Senior Casey Ganshirt returned to Walpole High School for another year on Tuesday, September 3rd. Like many other senior students on the first day, Ganshirt wanted to leave a good first impression on her teachers and classmates. Her day went the same as it did for other students: arrive at the same time you have always arrived to school, talk with your classmates about the summer, put your books in the same locker you had from last year, go to the same homeroom you had last year, and let the routine of the school year begin. However, as the Senior Class returned from an assembly to report to a lengthy afternoon homeroom session, things “weren’t normal,” according to Ganshirt. Students in the math wing — all of them seniors — were infesting the hallways semi-frantically and confusingly.
A friend noticed Ganshirt’s confusion and said, “We have to change lockers.”
Unlike in years past, every one of these students received new lockers — some of them being in new wings. The X2 Aspen system — usually used for grade reporting — took on the new responsibility of locker assignments.
The program randomized new lockers for students, and put many in an unexpected and unwarranted bind of having to move. And since the precedent for such a change never existed and further notice was never given, confused students’ locker questions followed accordingly: why is this necessary? Why did teachers not tell us about this in the morning? Why is my locker now in the history wing? But unfortunately, as many students have noticed, most of their questions have gone unanswered, or could not be answered. All the changes, however, could have been direct results of a new incoming freshman class and 40-50 new non-freshman transfer students. This large quantity of new, miscellaneous transfer students may have created space conflicts in terms of lockers, and caused administration’s decision to assign all students new lockers. And while integrating new students into their class is extremely important, does this process really require moving every single sophomore, junior, and senior to a new locker? Do students really deserve to be moved without any forewarning?
The answers to these questions are apparently not forthright, but they matter, for this transition was a disaster: no notice, warning, indication, or explanation was ever given to students beforehand. Our lockers — where we keep all our personal things and books — are important to us, and hold things that are important to us.
So when senior Kevin Curran arrived to his locker to find “[his] books on the ground outside” — with new books and items in what he believed was still his locker — he, like Ganshirt and like nearly every other student, had no idea what was going on.
That morning, he had walked into the math wing and put his things in his locker while teachers, who stood right outside their doors, saw him and said nothing about him not being able to do so. As Curran said, “No one told me in the morning that my locker I have had for three years might be in the school basement.” Although Curran’s locker did not end up in the basement, his frustration reflected the student response to this abrupt switch.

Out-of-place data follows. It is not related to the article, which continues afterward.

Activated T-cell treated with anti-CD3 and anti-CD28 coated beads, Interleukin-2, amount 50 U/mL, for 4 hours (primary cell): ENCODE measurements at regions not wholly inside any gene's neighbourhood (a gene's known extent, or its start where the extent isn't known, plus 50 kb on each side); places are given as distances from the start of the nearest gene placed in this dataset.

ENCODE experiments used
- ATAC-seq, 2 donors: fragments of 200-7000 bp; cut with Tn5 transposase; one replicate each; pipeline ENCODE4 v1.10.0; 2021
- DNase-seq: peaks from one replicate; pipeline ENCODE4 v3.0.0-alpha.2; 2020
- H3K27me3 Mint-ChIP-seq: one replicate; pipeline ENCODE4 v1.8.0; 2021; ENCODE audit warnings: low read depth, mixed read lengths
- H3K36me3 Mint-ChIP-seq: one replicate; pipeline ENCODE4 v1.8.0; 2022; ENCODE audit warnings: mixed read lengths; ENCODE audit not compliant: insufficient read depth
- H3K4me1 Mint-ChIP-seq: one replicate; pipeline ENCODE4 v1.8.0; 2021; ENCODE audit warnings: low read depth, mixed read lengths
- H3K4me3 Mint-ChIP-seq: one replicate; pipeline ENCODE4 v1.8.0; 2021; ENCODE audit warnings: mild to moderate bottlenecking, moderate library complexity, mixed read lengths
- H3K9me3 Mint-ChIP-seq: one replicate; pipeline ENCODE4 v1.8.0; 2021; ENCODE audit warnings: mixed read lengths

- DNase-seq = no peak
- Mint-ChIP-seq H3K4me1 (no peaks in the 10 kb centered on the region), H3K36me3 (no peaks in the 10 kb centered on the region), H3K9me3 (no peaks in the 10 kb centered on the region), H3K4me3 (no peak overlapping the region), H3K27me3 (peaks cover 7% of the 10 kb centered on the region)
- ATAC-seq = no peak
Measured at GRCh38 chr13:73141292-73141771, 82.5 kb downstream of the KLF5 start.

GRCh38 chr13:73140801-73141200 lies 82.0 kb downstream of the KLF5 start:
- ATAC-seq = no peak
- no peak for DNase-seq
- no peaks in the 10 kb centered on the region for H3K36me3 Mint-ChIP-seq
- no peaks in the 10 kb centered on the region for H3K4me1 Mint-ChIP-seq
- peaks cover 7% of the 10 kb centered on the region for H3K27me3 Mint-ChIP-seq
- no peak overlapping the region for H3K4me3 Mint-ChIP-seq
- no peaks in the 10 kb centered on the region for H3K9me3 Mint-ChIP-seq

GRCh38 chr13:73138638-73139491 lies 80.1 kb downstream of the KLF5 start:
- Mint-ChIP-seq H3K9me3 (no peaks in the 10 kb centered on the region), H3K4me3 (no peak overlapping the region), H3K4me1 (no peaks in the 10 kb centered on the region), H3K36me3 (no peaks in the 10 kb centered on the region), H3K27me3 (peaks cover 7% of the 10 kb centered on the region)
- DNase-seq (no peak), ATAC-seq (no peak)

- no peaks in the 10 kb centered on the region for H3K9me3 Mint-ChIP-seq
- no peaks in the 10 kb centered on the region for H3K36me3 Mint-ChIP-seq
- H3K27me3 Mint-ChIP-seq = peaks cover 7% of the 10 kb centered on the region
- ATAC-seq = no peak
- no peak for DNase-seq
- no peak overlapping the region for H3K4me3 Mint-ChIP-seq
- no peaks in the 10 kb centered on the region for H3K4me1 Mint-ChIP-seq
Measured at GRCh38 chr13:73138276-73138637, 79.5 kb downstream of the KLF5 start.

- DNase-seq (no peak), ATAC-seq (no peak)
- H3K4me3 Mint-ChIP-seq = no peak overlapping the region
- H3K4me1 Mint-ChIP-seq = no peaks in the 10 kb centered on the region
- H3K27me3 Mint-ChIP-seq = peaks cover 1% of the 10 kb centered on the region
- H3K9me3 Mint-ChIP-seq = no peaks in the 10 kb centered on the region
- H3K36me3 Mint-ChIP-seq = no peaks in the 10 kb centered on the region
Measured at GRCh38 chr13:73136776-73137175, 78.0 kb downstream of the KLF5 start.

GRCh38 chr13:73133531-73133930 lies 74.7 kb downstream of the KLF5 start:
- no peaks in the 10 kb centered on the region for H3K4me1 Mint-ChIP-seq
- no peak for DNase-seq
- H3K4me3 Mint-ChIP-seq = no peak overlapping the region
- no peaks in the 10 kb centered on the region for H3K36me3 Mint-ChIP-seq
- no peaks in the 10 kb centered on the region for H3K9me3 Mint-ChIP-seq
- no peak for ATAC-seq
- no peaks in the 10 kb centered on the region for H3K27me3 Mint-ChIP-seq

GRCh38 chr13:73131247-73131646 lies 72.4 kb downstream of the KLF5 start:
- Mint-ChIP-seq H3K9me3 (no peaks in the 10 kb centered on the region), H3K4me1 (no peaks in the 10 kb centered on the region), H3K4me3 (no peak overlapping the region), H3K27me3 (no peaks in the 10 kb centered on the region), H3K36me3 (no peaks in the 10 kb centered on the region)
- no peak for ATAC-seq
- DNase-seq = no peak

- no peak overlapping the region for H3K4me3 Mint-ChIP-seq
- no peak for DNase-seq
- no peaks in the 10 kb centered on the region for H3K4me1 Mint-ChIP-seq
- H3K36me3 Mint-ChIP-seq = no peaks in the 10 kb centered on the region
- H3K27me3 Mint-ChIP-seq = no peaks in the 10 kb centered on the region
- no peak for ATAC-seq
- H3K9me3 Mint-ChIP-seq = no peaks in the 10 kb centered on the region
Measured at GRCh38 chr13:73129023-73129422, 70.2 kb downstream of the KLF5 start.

More than the frustrating switch, some students were just confused by the administrative move. Junior Rachel Goula said, “My locker isn’t that different, but I still don’t get why they had to move everyone.”
Things went even worse for some students, whose books and other school items disappeared during the locker transition period.
With Senior Bobby Ross, he put his items in his locker that morning, but during the homeroom lunch block a teacher assigned another senior to Ross’s locker and that senior removed all of Ross’s books from the locker and left them on the ground. “A couple of my books were gone, but I got them back. It was just a mix up,” Ross said. Others, however, still have not gotten back their personal and academic items, which, obviously, is pretty unfair. Most would agree that a school-led decision should not result in prodigious thefts and lost items, but that is exactly what happened. And apparently, administration is rather unconcerned over the issue. Student complaints to the main office over problems such as these have yielded little change or explanation from the source of the actual idea — the school itself.
Obviously, administration needs to communicate better to students. Students absolutely have the right to know when they will be expected to do something such as this, and the fact that students were never told in the morning that they were expected to switch lockers annoyed many students. Those forced to move to the basement, the English wing, the history wing, or the science wing — away from their class’s locker area — had no idea why; they just did as they are told and could not do anything else. The reason they did not and still do not like new locker changes is because no one ever told them about the changes ahead of time. The reason they are still upset, however, is not that head scratching. Locker changes did not go smoothly.
The first day of school can be full of new changes, and students deserve explanation of everything that happens. Contrary to teenage stereotypes, most students actually do like to know what is going on; and even if they dislike a new policy or decision by the school, when informed at least they know and can ask questions. That communication was totally absent on September 3. While Casey Ganshirt and many other students left a good first impression on their peers and teachers, the same cannot be said of administration.